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Quentin
Super User

Hi All,

Below is a simple PROC REPORT step where it seems clear that in a COMPUTE block, macro variables are becoming unquoted.

%let mvar=If You Can Read Me, Something Went Wrong;  
%let text=%nrstr(This macro var should not resolve:&mvar);
proc report data=sashelp.class nowd;
 cols name height text;
 define text /computed "&text";
 compute text /character length=90;
   text="&text";
 endcomp;
run;

I would expect &text to return the following, because the & in front of MVAR has been masked by %nrstr().

This macro var should not resolve:&mvar

And in the column label, all is as I expect.  But in the compute block, the macro variable is resolved, and the value of text is:

This macro var should not resolve:If You Can Read Me, Something Went Wrong

A kind correspondent on SAS-L came up with a solution (forgive the cross-post, but my question is more focussed now):

proc report data=sashelp.class nowd;
 cols name height text;
 define text /computed "&text";
 compute text /character length=90;
   text="%nrstr(&text)";
 endcomp;
run;

Which is interesting.  Basically in this solution, %nrstr() is doing the work that should be done by %bquote or %superq, i.e. hiding the value of a macro trigger which results from resolution of a macro variable.

I know that there is a LOT going on inside PROC REPORT.  And given that compute blocks can create temporary variables, and arrays etc, I guess it may be that in some sense it may have its own compile time and execution time. But I can't get my head around *how* this could be working, such that in the above fix, %nrstr does not prevent &text from resolving, but it does prevent &mvar from resolving.

Any thoughts?

Thanks,

-Q.

BASUG is hosting free webinars Next up: Don Henderson presenting on using hash functions (not hash tables!) to segment data on June 12. Register now at the Boston Area SAS Users Group event page: https://www.basug.org/events.
8 REPLIES 8
ArtC
Rhodochrosite | Level 12

I am not totally sure on this, but this is how I have always thought of this process.  Relative to the macro language the timing is not as we would expect from our experience in the DATA step.  First we know that the REPORT step is a three phase process and the compute block is not executed until the third phase, however it seems that during the first phase the compute blocks have to have been scanned once.  Then during the final phase the compute block is scanned again prior to execution.  I have come to this conclusion based on the behavior of the LINE statement and certain oddities with quotes within quotes.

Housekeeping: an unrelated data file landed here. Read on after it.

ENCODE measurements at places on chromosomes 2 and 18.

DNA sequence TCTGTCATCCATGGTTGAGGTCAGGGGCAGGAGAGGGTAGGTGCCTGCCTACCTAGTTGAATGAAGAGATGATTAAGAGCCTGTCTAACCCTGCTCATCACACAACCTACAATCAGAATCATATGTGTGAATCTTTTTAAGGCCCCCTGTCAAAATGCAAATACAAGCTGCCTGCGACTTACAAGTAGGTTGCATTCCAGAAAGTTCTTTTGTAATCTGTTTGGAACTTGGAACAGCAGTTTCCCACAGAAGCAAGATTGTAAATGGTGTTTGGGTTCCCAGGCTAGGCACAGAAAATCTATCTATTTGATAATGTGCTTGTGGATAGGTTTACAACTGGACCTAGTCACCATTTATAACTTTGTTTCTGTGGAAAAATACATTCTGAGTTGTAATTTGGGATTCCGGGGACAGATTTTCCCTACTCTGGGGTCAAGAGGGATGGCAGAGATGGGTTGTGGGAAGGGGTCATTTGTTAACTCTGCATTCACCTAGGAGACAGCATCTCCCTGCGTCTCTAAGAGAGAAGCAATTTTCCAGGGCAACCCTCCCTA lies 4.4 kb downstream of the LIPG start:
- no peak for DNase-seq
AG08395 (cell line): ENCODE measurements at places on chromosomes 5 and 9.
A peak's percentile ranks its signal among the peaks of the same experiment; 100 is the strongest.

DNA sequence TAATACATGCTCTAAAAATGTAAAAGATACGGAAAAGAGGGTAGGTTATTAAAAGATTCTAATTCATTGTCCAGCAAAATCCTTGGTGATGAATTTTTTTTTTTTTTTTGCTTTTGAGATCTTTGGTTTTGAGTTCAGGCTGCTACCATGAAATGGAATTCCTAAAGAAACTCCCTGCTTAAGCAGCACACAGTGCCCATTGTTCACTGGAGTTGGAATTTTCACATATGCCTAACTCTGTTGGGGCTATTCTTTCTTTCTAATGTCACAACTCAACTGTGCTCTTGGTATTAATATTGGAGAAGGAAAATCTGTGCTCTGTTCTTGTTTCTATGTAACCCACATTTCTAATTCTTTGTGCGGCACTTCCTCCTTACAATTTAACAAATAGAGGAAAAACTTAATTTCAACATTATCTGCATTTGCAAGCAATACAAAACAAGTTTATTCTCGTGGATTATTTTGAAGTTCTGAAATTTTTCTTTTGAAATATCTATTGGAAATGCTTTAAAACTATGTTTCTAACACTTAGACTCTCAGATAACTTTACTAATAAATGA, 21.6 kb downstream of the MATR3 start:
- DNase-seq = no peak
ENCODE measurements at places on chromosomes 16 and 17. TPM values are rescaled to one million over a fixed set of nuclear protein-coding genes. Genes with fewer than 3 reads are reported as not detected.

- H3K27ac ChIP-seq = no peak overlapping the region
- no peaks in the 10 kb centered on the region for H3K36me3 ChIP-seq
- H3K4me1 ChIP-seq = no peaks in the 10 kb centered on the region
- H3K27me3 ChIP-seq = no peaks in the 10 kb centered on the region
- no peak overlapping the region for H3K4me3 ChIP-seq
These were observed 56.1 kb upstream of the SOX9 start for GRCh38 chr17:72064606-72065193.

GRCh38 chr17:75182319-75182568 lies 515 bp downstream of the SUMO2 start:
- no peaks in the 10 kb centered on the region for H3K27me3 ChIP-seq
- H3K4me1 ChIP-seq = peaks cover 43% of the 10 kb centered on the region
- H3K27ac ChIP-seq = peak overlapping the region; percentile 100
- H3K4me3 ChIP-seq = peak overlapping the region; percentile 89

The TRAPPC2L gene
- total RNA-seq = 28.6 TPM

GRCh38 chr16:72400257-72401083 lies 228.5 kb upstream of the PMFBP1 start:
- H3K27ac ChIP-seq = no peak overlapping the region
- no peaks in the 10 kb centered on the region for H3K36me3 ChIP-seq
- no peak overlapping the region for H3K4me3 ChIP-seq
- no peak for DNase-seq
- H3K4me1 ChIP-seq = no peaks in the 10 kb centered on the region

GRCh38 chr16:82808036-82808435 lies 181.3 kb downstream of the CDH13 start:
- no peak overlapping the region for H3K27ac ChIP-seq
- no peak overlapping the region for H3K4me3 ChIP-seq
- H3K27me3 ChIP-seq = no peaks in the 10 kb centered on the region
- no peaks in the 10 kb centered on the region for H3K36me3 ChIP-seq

In your first REPORT step the macro quoting is done outside of the compute block and I suspect that the macro quoting is removed and the macro variable is resolved within the compute block after the first scan.  When %NRSTR appears within the compute block, I think that it is executed after that initial scan and thus the macro quoting is preserved.

This seems to me to be similar behavior (but not exactly the same) to when we use macro language elements in compiled programs like SCL, views, and FCMP steps.

my 2 cents and that is probably about what it is worth.

Quentin
Super User

Thanks very much Art,

So much of the macro language is about timing.  It's fairly straight forward in data step, and most procs.  But timing gets more complex even with things like call execute().

Your description is a useful heuristic, and consistent with my vague sense that compute blocks might have their own compile time.  For most PROCs, I think there is no compile time (cuz they are just interpreted?) and the rules for macro resolution are clear (well, as clear as the macro language is.  : )   But seems like with the complexity of what you can do with a PROC REPORT compute block, I guess I shouldn't be surprised that the rules for how the code in a COMPUTE block is word scanned/macro resolved/compiled/etc might be different than the rules for the data step language.

Appreciate your response (almost started my question with "Dear Art", but didn't want to be presumptuous).  This will be motivation for me to take your PROC REPORT book home for the weekend to re-read especially Chapter 11, Details of the PROC Report Process.